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What’s ahead for adaptive front lighting

John Day

John Day

Posted Jul 12, 2010

About five years ago a state-of-the-art adaptive front lighting system (AFS) could control car headlight beams automatically based on speed, steering angle, and other vehicle sensor data. Light could shine where a vehicle intended to turn, as opposed to shining only after the turn was completed. That functionality, introduced on higher-end vehicles, can obviously make night driving safer. It’s now available on some midrange cars, and we can look forward to the day when it will be available on every vehicle.

The next step in AFS evolution was to add a camera and image processing software and combine camera data and sensor data, so the front lighting system can adapt beams based on oncoming or approaching traffic. Steffen Pietzonka, vice president of marketing for Hella’s Lighting business unit, says the newest versions work not only with the high beam, but can also adapt the range of the vehicle’s low beam. When the brights are on an AFS can direct beams to the left and right of an oncoming car, or one that’s being overtaken, but leave a center channel open to avoid “blinding” the other driver. That would reduce stress during night driving, when the majority of accidents occur.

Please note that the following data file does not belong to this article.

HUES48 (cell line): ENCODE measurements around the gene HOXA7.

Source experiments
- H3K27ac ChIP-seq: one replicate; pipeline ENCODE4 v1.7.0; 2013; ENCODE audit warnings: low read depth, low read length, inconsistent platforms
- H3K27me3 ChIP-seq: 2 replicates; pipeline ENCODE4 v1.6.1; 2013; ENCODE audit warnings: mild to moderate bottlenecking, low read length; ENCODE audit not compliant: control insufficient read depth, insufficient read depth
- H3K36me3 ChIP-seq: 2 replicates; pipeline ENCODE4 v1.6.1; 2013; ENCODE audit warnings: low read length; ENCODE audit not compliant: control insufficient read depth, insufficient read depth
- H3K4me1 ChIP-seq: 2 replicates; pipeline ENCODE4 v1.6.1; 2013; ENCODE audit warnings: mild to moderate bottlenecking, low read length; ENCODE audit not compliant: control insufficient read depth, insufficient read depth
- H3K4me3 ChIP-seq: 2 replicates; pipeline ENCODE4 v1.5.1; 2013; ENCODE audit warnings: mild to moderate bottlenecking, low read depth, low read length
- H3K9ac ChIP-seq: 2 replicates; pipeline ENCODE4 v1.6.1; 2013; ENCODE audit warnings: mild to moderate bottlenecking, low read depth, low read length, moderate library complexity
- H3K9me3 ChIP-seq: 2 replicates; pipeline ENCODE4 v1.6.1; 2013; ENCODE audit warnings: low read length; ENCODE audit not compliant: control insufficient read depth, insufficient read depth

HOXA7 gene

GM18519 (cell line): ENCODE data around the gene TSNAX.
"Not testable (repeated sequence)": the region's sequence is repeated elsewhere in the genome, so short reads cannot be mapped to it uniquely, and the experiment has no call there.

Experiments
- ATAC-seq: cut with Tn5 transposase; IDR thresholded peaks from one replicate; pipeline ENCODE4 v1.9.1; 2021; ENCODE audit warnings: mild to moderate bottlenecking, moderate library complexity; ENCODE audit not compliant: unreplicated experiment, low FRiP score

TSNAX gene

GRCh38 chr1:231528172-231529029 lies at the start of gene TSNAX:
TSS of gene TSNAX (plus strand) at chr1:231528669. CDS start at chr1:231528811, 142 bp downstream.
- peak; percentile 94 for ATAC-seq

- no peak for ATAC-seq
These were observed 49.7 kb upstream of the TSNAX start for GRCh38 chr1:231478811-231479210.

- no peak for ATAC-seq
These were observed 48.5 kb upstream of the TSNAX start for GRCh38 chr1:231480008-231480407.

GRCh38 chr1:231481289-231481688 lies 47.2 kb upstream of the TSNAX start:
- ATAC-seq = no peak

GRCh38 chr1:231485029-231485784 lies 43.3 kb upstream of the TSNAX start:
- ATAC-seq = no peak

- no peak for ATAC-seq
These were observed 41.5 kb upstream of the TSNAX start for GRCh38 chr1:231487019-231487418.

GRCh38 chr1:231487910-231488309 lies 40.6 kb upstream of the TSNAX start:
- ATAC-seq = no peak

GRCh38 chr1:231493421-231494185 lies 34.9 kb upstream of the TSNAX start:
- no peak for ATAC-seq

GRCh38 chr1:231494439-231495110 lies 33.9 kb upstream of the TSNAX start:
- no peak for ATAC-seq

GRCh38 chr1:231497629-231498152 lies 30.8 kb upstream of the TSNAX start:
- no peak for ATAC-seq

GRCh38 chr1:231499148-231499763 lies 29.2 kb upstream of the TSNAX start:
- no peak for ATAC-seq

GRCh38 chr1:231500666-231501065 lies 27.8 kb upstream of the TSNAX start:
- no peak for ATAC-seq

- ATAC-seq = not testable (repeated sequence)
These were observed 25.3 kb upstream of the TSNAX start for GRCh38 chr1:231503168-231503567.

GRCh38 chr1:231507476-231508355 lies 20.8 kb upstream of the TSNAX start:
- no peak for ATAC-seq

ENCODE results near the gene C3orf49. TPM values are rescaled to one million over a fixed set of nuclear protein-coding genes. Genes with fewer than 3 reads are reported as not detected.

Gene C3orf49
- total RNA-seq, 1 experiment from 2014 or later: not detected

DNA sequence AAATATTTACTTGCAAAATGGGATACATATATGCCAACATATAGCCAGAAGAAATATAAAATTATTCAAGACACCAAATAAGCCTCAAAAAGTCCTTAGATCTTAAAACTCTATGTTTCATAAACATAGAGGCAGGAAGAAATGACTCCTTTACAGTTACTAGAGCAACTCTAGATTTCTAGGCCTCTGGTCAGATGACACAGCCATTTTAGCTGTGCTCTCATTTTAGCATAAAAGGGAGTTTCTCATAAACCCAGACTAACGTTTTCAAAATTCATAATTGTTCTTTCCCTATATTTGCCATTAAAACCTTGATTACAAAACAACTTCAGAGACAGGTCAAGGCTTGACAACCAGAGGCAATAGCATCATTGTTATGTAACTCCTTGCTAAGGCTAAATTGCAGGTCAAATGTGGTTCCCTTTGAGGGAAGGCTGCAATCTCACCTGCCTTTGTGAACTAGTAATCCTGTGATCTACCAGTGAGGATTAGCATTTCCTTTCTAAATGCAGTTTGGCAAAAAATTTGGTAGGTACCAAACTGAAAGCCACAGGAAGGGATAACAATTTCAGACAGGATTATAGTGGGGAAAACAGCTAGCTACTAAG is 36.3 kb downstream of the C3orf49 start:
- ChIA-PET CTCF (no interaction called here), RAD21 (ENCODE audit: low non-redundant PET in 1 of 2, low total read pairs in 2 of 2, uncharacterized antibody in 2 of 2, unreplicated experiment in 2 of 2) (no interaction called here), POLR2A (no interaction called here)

Those features are available for vehicles with high intensity discharge (HID) xenon headlamps but not yet available for LED headlamps, according to Pietzonka. While LED headlamps are more expensive than HID, they are also a superior light source, consume less power, last longer, and present greater opportunities for styling and differentiation. LED headlamps on the new Audi A8, for example, feature a distinctive curved-ribbon look, and the car combines daytime running lights with indicator and position lights.

Engineers are working to integrate camera and sensor data for the same level of LED headlamp control that is available now for vehicles with HID headlamps. Chances are they’ll succeed, volume will increase, prices will drop, and in a couple of decades, if not sooner, we’ll all be driving cars with LED headlamps, and that sounds like a good thing.

Audi a8, Hella, Steffen Pietzonka, xenon, high intensity discharge (HID), LED headlamps

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John DayJohn Day recently launched John Day’s Automotive Electronics News ( to provide news and feature coverage of the automotive electronics industry. Earlier he wrote for Auto Electronics magazine, Auto E-lectronics, EE Times, and other business and engineering publications. Visit John Day

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